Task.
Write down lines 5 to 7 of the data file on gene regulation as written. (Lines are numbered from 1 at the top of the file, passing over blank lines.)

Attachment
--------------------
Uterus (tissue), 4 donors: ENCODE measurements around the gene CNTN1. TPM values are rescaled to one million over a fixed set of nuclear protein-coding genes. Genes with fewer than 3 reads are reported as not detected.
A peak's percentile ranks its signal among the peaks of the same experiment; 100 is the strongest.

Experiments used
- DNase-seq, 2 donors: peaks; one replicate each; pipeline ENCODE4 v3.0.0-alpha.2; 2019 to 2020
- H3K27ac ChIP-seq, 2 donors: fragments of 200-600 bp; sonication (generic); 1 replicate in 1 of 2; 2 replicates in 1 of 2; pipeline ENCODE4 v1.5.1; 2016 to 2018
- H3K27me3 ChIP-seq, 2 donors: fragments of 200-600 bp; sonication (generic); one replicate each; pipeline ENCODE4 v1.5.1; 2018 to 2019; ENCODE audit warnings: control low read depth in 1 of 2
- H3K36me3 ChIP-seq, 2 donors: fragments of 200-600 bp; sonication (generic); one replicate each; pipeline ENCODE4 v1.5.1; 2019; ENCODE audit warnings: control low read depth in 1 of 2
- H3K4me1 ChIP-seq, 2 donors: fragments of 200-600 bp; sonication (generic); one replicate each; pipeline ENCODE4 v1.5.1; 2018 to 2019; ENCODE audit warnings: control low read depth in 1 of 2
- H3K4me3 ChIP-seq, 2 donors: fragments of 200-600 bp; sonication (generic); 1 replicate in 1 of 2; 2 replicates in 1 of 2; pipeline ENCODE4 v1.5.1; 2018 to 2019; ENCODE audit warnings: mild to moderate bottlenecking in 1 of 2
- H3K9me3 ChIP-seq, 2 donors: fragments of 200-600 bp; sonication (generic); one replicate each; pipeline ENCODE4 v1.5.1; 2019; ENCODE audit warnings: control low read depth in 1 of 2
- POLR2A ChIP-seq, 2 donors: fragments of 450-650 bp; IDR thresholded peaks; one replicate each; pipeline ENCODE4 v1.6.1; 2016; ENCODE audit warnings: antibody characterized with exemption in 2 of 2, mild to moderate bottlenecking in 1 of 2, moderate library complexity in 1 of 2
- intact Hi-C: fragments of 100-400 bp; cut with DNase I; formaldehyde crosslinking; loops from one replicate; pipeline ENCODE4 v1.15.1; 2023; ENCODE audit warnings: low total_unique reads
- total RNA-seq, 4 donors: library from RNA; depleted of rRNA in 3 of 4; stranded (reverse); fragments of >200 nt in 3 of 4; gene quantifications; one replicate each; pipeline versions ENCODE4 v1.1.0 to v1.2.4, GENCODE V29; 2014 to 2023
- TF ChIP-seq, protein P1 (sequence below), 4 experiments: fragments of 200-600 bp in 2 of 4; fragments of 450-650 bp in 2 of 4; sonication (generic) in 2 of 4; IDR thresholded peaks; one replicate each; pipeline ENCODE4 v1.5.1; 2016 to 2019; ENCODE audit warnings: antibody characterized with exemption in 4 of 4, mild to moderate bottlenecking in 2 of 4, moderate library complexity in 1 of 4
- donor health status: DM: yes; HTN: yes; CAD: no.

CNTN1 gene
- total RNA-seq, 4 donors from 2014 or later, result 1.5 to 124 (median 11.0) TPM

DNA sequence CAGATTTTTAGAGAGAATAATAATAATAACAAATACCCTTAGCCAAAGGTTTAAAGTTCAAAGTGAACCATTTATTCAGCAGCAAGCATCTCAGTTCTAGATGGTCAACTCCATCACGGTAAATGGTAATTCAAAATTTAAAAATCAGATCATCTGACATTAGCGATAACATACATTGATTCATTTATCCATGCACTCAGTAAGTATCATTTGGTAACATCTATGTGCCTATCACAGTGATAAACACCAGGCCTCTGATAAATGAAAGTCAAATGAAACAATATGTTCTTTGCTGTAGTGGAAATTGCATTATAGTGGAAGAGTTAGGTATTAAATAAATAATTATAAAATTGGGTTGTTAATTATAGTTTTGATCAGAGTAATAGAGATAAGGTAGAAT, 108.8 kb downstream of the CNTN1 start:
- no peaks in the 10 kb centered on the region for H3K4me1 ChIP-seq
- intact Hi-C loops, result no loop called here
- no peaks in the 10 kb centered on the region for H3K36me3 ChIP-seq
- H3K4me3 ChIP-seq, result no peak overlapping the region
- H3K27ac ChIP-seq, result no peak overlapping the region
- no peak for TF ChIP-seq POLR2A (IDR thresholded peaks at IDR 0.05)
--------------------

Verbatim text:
- H3K27ac ChIP-seq, 2 donors: fragments of 200-600 bp; sonication (generic); 1 replicate in 1 of 2; 2 replicates in 1 of 2; pipeline ENCODE4 v1.5.1; 2016 to 2018
- H3K27me3 ChIP-seq, 2 donors: fragments of 200-600 bp; sonication (generic); one replicate each; pipeline ENCODE4 v1.5.1; 2018 to 2019; ENCODE audit warnings: control low read depth in 1 of 2
- H3K36me3 ChIP-seq, 2 donors: fragments of 200-600 bp; sonication (generic); one replicate each; pipeline ENCODE4 v1.5.1; 2019; ENCODE audit warnings: control low read depth in 1 of 2